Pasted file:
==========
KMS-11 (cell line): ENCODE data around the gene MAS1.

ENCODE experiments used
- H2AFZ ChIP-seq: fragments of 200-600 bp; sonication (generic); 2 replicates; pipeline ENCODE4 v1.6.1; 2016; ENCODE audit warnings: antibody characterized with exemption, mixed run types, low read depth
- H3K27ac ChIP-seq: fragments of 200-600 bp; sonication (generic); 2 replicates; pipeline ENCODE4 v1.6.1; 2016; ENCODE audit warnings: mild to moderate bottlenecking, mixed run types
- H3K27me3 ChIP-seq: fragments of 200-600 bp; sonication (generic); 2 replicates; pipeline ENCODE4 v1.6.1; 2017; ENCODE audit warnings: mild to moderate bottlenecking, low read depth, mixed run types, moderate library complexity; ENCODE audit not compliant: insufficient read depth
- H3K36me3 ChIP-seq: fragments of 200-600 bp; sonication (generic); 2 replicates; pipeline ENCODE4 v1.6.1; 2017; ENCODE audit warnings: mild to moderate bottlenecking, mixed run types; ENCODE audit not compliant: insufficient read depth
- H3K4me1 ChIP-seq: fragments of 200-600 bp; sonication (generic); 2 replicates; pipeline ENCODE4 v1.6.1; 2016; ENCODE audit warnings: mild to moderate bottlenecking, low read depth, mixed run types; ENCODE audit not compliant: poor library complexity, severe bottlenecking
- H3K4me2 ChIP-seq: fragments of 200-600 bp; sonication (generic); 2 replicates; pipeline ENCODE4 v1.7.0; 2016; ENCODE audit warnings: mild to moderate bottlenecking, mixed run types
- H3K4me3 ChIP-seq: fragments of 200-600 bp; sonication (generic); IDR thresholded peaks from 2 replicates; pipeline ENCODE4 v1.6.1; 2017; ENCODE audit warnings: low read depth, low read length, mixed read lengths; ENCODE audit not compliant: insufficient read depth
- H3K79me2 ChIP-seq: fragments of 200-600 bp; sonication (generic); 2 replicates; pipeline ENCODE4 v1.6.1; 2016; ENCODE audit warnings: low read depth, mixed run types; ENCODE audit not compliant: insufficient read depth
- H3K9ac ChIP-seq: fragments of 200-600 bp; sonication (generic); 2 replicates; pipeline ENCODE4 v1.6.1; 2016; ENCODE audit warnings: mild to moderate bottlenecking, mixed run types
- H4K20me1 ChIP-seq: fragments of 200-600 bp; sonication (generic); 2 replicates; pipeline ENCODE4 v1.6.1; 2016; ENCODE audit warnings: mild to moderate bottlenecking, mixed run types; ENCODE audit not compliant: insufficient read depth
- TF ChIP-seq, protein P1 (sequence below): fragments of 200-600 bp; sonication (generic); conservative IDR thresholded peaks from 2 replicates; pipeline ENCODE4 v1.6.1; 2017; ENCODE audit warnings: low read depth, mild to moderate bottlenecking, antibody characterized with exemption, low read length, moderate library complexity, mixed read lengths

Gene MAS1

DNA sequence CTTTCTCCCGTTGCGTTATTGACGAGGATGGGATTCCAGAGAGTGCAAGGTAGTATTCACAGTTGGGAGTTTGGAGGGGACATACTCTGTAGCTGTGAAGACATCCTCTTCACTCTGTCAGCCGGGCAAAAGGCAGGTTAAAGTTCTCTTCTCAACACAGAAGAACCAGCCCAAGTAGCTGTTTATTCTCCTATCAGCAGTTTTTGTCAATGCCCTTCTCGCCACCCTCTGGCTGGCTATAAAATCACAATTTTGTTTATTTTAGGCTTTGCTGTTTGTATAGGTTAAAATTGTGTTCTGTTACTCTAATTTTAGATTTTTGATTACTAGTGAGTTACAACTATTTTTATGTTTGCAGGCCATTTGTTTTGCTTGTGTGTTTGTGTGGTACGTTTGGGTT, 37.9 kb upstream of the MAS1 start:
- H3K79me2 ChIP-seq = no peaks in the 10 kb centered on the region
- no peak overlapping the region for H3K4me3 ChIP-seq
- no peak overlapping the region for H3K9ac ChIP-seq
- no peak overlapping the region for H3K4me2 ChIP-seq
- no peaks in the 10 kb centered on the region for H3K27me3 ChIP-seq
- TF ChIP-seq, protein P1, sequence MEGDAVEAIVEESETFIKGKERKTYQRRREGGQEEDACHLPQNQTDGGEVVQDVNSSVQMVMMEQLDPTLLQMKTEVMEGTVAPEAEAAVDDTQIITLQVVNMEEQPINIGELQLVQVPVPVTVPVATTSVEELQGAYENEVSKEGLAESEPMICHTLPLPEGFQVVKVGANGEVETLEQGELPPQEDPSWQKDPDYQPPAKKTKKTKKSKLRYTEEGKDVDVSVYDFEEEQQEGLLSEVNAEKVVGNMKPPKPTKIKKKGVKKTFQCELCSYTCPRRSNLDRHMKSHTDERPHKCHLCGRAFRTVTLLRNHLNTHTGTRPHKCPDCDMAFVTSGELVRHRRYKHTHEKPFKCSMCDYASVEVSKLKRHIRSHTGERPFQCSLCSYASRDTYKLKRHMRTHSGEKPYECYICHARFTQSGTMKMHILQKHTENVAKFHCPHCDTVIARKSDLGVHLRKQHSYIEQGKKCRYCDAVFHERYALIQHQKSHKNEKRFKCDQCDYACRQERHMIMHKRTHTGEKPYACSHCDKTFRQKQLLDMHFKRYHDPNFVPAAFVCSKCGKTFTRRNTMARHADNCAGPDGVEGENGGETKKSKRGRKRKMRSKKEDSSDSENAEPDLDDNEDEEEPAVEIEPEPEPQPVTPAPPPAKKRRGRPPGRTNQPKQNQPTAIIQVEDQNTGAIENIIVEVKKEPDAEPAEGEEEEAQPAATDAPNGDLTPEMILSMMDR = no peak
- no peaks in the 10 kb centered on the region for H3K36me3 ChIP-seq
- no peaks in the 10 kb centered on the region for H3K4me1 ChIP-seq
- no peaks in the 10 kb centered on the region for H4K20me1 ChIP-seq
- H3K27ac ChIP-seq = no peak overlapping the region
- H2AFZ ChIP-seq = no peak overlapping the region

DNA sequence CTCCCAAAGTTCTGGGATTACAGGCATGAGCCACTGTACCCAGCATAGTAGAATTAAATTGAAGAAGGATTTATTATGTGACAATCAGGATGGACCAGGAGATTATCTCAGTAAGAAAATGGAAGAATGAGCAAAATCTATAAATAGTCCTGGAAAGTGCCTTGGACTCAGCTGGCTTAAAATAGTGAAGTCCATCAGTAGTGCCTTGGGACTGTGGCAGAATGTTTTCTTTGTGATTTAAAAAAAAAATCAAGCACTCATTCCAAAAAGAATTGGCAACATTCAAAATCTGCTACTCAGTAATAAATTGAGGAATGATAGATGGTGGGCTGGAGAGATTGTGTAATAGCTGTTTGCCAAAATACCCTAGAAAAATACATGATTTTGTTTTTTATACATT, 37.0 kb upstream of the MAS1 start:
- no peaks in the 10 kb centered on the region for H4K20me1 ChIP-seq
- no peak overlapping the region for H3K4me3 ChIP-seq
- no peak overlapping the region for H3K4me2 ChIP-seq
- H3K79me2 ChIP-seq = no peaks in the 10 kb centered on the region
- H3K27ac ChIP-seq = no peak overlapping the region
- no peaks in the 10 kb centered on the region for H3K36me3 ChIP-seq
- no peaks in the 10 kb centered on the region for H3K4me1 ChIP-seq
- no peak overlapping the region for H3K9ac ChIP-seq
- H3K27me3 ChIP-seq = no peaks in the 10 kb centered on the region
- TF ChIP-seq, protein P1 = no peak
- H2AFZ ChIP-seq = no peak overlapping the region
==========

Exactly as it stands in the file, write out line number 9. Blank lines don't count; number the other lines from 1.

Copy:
- H3K4me3 ChIP-seq: fragments of 200-600 bp; sonication (generic); IDR thresholded peaks from 2 replicates; pipeline ENCODE4 v1.6.1; 2017; ENCODE audit warnings: low read depth, low read length, mixed read lengths; ENCODE audit not compliant: insufficient read depth